Ruger 50th Anniversary Single-Six
by Jeff Quinn

photography by Jeff Quinn

January 28th, 2003

 

 

 

The year was 1953, and America was in love with the Old West. The movies were filled with cowboys, sheriffs, Indians, and gamblers. Kids and adults alike were lining up at the picture show to see anything  involving shootouts between the marauders, bandits, comancheros, and thugs that were terrorizing the good decent folks of the Old West, and the heroic lawmen who would bring them to justice. The new entertainment miracle of the times, the television, was bringing these same scenes to the living rooms of those who could afford to buy one.  While the lines between good and evil were never so clear in the daily life of those on the real Western frontier, Americans could not get enough of  the Hollywood version of the Old West.

Bill Ruger, displaying his great ability for knowing what the shooting public wanted, realized that there was a market for a new, western style single-action six-shooter.  While other gun makers had pounded the last nail into the coffin of the single-action revolver, Ruger introduced to the shooting public what was to become one of the best-selling revolvers of all time: the Single-Six. Ruger took the proven single-action design, improved it with better springs and modern metallurgy and manufacturing techniques, chambered it for the popular .22 Long Rifle cartridge, and sold it for $57.50. That was fifty years ago, and the Ruger Single-Six is still the most popular .22 revolver on the planet.

My intention here is not to go into great detail on the history of the Single-Six. That has been covered by our resident Ruger guru, Bill Hamm. For a very interesting review of the Old Model Single-Six, I refer you to his excellent article in the Gunblast Archives.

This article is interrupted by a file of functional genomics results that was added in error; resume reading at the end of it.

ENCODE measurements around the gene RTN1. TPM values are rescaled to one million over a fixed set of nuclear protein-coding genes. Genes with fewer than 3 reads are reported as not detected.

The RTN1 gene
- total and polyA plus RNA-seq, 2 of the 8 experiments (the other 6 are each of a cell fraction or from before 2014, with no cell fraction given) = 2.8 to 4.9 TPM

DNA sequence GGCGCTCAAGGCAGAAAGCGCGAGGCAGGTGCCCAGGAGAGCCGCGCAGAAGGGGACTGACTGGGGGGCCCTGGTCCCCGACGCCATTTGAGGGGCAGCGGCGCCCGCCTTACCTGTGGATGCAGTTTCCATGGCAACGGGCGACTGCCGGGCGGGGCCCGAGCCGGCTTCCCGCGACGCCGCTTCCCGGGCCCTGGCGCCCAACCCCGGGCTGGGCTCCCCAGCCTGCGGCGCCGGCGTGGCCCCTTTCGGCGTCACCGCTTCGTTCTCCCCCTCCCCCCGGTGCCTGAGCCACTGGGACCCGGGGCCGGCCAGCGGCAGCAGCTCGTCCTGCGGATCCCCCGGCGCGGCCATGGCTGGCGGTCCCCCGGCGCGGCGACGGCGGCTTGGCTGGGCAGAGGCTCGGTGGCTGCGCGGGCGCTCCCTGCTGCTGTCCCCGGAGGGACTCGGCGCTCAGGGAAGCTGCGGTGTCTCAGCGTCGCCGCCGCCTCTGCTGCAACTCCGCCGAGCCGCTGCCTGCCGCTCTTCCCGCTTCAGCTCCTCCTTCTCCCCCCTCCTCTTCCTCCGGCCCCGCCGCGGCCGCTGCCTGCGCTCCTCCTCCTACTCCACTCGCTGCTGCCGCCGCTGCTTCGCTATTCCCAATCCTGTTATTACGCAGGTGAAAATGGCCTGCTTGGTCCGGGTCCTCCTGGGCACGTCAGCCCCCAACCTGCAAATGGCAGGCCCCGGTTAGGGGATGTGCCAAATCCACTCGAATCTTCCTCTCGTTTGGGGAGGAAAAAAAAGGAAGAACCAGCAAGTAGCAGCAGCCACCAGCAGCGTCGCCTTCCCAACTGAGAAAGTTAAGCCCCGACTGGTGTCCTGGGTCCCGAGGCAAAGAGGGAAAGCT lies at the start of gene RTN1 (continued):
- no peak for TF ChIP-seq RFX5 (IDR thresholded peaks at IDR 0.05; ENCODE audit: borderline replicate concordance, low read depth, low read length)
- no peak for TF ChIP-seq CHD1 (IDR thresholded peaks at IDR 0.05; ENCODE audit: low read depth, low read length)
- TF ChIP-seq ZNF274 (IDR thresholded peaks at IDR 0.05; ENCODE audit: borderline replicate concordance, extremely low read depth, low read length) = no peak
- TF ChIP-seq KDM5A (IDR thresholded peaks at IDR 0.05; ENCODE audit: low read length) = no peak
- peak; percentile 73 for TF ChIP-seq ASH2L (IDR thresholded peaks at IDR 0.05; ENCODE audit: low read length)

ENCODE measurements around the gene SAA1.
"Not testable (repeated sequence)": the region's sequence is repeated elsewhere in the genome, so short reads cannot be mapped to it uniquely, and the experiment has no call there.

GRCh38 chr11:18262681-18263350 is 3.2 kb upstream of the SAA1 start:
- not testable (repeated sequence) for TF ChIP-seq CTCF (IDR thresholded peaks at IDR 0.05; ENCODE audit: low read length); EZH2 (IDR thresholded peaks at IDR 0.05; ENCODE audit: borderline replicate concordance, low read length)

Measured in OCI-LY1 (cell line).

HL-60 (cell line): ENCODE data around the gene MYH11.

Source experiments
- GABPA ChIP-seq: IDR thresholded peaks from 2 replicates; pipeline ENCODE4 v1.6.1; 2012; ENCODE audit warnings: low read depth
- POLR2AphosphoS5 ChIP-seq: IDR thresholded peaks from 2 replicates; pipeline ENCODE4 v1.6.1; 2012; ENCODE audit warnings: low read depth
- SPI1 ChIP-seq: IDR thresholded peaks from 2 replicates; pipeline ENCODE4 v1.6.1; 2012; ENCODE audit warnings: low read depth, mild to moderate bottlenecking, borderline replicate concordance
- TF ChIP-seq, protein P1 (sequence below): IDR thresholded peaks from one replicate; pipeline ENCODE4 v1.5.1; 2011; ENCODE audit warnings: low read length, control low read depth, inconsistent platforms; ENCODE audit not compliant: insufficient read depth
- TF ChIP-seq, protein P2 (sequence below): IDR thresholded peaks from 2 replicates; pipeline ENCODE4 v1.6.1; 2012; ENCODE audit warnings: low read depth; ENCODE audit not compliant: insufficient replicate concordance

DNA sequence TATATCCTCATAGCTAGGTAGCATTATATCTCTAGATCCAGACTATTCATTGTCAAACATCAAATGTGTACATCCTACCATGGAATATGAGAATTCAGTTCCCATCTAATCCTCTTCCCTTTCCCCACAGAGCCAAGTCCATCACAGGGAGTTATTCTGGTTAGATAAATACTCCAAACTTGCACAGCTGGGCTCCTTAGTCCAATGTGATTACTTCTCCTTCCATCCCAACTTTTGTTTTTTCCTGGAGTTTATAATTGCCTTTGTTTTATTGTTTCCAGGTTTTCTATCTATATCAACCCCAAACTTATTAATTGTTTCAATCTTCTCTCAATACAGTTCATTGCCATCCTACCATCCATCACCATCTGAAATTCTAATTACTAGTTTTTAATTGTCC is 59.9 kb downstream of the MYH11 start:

To celebrate the fiftieth anniversary of the Single-Six, Ruger is producing for 2003 a commemorative model. This variation has, of course, the Ruger New Model lockwork that allows the gun to be safely carried with a live round in each of its six chambers. Using Rugerís transfer bar firing system, the gun cannot accidentally fire if dropped upon its hammer. The Anniversary Single-Six closely resembles the original with its rounded front sight and fixed notch rear. The original Single-Sixes wore a drift-adjustable rear sight, but the Anniversary model has the Vaquero-style of fixed sight that has proven to be very popular today.

For comparison purposes, I photographed the Anniversary model with my 1965 vintage Single-Six. I bought my Old Model used a few years ago, and while the finish is scratched and worn, it still shoots as good as ever.

Aside from the transfer bar lockwork of the Anniversary gun, the newer gun as a wider trigger that proved more comfortable for extended shooting sessions than the thin bladed trigger on the old gun. The cocobolo grip panels on the new Ruger have a medallion of the silver Ruger eagle set into a red background. The four and five-eighths inch barrel is inscribed  across the top with "Fifty Years of Single Six" over "1953 to 2003", in a gold-colored lettering. Like all New Model .22 caliber Single-Sixes, the test gun came supplied with an extra cylinder chambered for the .22 Magnum.